Portofino, a neighborhood star for nearly 15 years.

The bar at Portofino is a dark, masculine nook graced with a portrait of Ernest Hemingway, who favored the celebrity haunt on the Italian Riviera. Photo: Sara Hanna Photography

The bar at Portofino is a dark, masculine nook graced with a portrait of Ernest Hemingway, who favored the celebrity haunt on the Italian Riviera. Photo: Sara Hanna Photography

Well, first the bad news: I’m not going to Portofino this summer! (I’ve already written a letter to Sophia Loren telling her I won’t be able to make it to the sunny celebrity hangout on the Mediterranean—il sigh.)

And now the good news: I’ve found a primo spot for feasting on the vibrant flavors of the Italian Riviera paradise right here in our very own Buckhead.

Boscaiola is a splendid seasonal dish of English peas, mushrooms, pancetta and cream stirred with tiny pasta shells.

Boscaiola is a splendid seasonal dish of English peas, mushrooms, pancetta and cream stirred with tiny pasta shells.

Yes, dear reader, that’s me you see on the patio, lurking behind designer shades and peering at the menu of Portofino, the darling Paces Ferry Place bistro where executive chef Matt Marcus’ earthy cooking evokes Liguria while staying smartly anchored in America. (And sometimes the American South.)

Sure, the ladies who brunch can nosh on a mound of fresh mozzarella and bright heirloom tomatoes drizzled with arugula pesto. The rest of us will want to twirl delicious fried artichoke hearts in tarragon aioli or spread flatbread with spinach and kale dip, then dig into a buxom bowl of rigatoni drowning in lamb Bolognese.

Owned by general manager Mike Anderson and partner George Tice, this neighborhood gem turns 15 in December. So forgive me if I’m tardy to the party, and please excuse me while I drift away on Marcus’ wonderfully comforting, handcrafted food. After two memorable meals here, I’ve got it bad for this slightly-off-Paces Ferry slice of Italy.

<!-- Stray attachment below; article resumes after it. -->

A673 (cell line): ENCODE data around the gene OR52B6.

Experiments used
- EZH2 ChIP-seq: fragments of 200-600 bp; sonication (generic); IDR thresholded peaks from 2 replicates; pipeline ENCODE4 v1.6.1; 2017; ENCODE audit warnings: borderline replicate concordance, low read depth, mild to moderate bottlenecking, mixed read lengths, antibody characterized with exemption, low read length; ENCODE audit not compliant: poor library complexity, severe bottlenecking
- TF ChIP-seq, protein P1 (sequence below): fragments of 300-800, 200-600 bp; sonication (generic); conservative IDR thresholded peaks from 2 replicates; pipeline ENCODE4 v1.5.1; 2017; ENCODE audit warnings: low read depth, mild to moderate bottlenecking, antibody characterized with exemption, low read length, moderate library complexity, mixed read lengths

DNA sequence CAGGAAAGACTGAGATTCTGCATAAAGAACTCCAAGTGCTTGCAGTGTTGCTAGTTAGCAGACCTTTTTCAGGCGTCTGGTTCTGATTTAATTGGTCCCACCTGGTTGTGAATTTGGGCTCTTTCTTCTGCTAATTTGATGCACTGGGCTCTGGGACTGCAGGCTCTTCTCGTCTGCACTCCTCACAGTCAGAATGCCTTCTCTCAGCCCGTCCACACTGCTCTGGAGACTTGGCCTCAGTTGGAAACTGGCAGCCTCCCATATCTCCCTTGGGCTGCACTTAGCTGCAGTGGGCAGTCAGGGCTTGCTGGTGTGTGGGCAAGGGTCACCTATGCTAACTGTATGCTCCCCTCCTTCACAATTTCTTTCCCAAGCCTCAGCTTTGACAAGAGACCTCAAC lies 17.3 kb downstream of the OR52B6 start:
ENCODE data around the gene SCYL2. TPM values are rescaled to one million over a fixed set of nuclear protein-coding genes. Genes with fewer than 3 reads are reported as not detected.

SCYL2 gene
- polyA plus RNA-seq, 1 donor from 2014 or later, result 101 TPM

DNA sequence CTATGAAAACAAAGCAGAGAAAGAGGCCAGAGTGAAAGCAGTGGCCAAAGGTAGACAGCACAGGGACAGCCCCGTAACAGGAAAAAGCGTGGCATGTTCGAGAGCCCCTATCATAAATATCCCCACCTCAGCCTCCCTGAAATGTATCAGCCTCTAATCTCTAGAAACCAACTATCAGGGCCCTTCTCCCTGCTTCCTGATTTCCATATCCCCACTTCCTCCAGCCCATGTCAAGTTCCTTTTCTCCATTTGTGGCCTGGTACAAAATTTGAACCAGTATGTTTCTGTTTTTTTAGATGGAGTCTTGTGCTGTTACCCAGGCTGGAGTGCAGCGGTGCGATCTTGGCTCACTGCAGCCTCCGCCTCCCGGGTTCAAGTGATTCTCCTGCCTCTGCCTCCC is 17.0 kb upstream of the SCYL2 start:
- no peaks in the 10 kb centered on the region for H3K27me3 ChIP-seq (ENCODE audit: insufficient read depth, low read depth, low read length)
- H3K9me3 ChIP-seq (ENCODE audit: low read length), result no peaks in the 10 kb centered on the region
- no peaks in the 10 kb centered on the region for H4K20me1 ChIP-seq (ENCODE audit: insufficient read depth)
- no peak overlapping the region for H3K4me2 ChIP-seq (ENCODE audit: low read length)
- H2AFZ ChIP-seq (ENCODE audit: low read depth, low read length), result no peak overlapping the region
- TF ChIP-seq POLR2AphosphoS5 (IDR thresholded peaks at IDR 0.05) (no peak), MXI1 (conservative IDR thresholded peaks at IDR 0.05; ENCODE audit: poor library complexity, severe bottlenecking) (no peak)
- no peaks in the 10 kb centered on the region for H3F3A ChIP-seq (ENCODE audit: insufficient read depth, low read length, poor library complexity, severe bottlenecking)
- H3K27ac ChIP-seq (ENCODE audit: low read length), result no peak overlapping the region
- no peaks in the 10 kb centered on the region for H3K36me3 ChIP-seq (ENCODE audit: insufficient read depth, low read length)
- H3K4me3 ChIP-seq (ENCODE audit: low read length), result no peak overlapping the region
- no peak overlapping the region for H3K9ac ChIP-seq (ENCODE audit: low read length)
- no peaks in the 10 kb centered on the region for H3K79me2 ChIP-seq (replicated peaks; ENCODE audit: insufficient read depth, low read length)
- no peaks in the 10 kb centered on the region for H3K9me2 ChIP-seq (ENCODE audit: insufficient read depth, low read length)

So arrivederci, Isabella Rossellini and Roberto Benigni! Hello, Corn and Goat Cheese Agnolotti and Limoncello Cheesecake!

While Portofino’s cuisine can be playful and creative, the veal and ricotta meatballs are a good example of rib-sticking, oldfashioned Italian at its best.

While Portofino’s cuisine can be playful and creative, the veal and ricotta meatballs are a good example of rib-sticking, oldfashioned Italian at its best.

While I mull things over, I like to savor a fusion sipper like The Paces Ferry Place. It’s an appealingly balanced, sweet-tart mixture of Woodford Reserve, limoncello, peach, bitters and ginger ale that’s kinda reminiscent of an Old Fashioned. (It’s worth noting here that the bar is well stocked with Italian-friendly reds, whites and summer rosés.) Then, it’s on to the mandatory artichoke hearts—a ginormous portion big enough for three or four to share— and perhaps the veal-and-ricotta meatballs. (Come si dice “totally amazeballs”?) Lobster bisque, grilled octopus (served with chorizo, crispy fingerlings, red onion, sherry-vinegar gastrique and parsley) and a summer salad of watermelon and ricotta salata (with flowering kale, kalamatas and mint oil) also sound mighty tempting.

With a name like Portofino, you’ve got to have seafood; the Brodetto piles it high atop tagliatelle with grilled bread for sopping.

With a name like Portofino, you’ve got to have seafood; the Brodetto piles it high atop tagliatelle with grilled bread for sopping.